The writer is a former state department official and senior fellow at Hudson Institute
US deputy Treasury secretary Wally Adeyemo toured Europe last month on a drive to strengthen EU sanctions and bolster asset-freezing measures against Vladimir Putin and his nomenklatura. His message to Moscow’s enablers was clear: “to anyone who may be in a position to help Russia take advantage and evade our sanctions . . . we will come and we will find you,” he warned. But even in the face of unprecedented economic pressure, much of Putin’s financial network remains functional.
Financial punishment, no matter how extensive, won’t achieve our objectives unless it targets Putin himself. The US and its allies need a financial warfare strategy that goes beyond sanctions, using all the levers of state to put the Russian president’s “palace economy” out of business.
The primary focus of this campaign should be the corporate infrastructure surrounding Putin’s personal piggy bank, Bank Rossiya, which was first hit by Washington sanctions in 2014 over its links to Kremlin officials. The US is already upping the financial ante against Bank Rossiya’s networks, its shareholders, and partners — yet the bank lives on, and through it, Putin’s ability to move money around the world.
The Russian president’s finances are like a Matryoshka doll: overseas funds are nested within Bank Rossiya’s complex system of beneficially-owned holding companies and myriad minority-owned corporate fronts in countries such as Cyprus and the Netherlands, which act as non-bank financial remitters. To push Bank Rossiya to the brink and impair Putin’s own finances, these corporate relationships must be attacked — not only with sanctions but also via clandestine financial, intelligence and cyber operations.
For example, one of Bank Rossiya’s most infamous fronts, Cyprus-based Telcrest Investments Limited, is linked to individuals under sanction within Putin’s inner circle, including Rossiya chair Yuri Kovalchuk. Yet inexplicably, Telcrest has not been designated by the US Treasury, nor has its Dutch sister company ABR Investment. This is despite ABR’s parent and 100 per cent owner ABROS having been under sanction since 2014 for its central position on the Rossiya network. The question is why not.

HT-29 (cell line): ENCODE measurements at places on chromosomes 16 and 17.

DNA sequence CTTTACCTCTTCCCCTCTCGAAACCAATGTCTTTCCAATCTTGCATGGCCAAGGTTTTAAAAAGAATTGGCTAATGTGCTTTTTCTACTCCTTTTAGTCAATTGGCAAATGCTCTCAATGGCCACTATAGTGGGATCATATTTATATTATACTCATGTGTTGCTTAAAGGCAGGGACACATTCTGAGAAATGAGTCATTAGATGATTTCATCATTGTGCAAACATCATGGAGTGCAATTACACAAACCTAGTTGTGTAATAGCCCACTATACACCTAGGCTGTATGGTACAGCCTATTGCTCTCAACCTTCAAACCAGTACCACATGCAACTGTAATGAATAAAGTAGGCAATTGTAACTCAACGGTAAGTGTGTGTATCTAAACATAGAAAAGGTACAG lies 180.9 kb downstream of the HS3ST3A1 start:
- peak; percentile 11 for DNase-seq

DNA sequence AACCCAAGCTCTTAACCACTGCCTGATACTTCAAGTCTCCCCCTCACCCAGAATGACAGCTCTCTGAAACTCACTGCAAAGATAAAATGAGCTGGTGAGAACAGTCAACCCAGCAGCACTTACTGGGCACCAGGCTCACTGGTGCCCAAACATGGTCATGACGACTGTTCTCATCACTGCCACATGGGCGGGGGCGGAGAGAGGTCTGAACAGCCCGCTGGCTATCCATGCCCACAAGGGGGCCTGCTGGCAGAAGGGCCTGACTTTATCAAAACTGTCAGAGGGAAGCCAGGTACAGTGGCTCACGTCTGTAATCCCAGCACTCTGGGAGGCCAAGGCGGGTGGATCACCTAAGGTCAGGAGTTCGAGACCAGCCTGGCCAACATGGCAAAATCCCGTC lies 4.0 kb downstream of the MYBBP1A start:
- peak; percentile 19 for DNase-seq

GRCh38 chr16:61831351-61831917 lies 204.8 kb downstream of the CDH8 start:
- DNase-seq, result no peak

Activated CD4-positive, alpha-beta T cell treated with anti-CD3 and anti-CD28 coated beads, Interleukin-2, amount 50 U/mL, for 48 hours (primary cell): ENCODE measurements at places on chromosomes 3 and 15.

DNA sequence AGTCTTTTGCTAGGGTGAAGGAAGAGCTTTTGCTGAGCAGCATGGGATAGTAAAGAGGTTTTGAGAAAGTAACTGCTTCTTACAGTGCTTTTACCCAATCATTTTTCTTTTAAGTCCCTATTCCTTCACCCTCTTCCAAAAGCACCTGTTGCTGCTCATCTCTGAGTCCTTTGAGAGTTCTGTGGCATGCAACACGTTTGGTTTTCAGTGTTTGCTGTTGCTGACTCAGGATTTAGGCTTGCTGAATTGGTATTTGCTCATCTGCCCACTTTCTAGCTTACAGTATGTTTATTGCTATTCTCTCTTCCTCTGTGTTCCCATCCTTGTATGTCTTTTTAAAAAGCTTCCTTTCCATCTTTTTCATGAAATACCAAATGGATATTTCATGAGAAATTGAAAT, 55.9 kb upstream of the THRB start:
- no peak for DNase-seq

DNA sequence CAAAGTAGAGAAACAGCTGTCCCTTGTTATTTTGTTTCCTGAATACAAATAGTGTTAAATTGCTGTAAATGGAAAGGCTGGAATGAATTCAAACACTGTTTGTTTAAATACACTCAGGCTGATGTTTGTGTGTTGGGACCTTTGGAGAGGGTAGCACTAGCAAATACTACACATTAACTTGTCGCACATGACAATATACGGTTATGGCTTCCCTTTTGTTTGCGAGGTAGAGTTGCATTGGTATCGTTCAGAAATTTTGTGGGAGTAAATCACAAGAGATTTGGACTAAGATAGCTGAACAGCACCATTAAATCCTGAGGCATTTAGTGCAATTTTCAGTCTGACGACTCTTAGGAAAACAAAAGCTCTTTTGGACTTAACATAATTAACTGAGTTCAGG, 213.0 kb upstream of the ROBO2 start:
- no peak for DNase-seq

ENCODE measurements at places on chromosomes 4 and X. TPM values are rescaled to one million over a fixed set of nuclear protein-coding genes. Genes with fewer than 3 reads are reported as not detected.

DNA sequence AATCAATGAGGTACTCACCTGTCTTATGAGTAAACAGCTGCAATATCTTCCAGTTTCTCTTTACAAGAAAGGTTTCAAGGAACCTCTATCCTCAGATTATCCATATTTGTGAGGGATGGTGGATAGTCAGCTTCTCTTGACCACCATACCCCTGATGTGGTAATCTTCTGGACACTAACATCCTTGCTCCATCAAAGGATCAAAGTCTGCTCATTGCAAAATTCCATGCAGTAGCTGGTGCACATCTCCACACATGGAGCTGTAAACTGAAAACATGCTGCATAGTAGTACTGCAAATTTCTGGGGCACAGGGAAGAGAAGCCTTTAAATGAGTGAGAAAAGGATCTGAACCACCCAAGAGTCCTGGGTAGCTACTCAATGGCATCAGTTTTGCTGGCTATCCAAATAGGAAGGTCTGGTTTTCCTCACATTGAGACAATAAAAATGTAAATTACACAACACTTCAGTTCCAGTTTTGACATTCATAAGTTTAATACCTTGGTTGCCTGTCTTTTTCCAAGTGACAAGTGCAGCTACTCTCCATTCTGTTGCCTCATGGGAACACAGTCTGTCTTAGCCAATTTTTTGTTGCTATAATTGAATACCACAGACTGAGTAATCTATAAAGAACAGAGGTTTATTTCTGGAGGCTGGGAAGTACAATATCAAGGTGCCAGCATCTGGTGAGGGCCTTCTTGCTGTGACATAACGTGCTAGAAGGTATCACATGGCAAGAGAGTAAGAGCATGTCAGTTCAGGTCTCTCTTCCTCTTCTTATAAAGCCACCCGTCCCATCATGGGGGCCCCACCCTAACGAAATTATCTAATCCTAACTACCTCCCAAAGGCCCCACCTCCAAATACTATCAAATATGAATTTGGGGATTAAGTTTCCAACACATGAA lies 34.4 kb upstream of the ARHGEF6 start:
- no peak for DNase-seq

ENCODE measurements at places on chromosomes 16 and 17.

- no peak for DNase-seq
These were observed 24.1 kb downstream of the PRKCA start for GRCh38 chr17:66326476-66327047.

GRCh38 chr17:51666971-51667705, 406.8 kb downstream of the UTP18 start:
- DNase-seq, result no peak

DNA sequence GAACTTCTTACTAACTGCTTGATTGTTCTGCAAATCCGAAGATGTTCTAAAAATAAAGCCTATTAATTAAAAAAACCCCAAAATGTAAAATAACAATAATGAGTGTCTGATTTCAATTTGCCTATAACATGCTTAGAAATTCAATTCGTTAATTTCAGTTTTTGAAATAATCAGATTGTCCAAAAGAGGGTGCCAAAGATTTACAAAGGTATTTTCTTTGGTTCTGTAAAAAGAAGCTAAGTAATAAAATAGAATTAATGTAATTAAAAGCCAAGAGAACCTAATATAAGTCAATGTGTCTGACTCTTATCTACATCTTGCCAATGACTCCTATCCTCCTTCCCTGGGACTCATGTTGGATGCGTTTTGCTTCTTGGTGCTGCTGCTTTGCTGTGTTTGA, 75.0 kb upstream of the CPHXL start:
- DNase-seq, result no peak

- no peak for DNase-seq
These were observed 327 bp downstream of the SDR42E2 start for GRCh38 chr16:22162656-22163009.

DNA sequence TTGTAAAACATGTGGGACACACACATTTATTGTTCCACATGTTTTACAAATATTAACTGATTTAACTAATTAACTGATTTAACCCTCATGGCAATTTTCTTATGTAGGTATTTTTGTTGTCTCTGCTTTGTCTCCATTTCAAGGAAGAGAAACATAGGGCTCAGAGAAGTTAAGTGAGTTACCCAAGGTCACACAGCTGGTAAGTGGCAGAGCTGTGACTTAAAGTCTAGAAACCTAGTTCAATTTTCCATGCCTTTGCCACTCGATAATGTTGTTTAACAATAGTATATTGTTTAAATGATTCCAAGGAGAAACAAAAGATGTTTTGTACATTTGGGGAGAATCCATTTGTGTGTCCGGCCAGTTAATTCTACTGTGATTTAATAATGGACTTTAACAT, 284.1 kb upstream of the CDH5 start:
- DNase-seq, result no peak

Treasury lawyers may reason that since Bank Rossiya technically owns only a minority stake in Telcrest, it is not eligible for sanctions. This exposes the Achilles heel of the US sanctions strategy: the Office of Foreign Assets Control’s (Ofac) “50 per cent rule”, which holds that an entity that is controlled but not more than half-owned by one or more blocked persons is not itself automatically blocked. During my three decades leading financial pressure campaigns in the US government, almost every bank and network under sanction that I dealt with shielded itself from the full impact of these curbs by employing interlocking minority ownership interests and beneficial ownership structures via proxies and partners to evade this threshold. Then, as now, we were fighting with one arm tied behind our backs.
If we want to sharpen our financial war fighting capabilities, the 50 per cent rule should be abolished immediately. Moreover, Ofac should publicly identify the affiliated and subsidiary entities so that banks know who to target and European and Asian allies know which assets to freeze and seize.
Another self-limiting factor has been Washington’s reluctance to deploy the most feared illicit finance network-busting tool: Section 311 of the USA Patriot Act. This allows the Treasury to designate a financial institution as a “primary money-laundering concern”, and has repeatedly been used to sever banks from the US financial system. Given the dollar’s global primacy, this effectively paralyses the US targets of money-laundering activity.
Bank Rossiya should be designated under Section 311, as should Cypriot banks serving its network. Cyprus can either co-operate or face the financial isolation felt by Latvia after its leading bank, ABLV, was hit by Section 311 four years ago for laundering money for Russia, North Korea, and multiple international criminal organisations.
Finally, despite European opposition, the US needs to impose sanctions on Putin’s biggest money makers: Gazprom, Gazprombank, and Rosneft. Putin profiting on rising oil and natural gas prices makes a mockery of our strategy to impose decisive costs on his regime for its war in Ukraine.
US-Russia sanctions are important, but will only work as one element in a comprehensive hybrid warfare strategy. This should have a singular aim: to strangle Putin financially and lay the groundwork so internal opponents can depose him.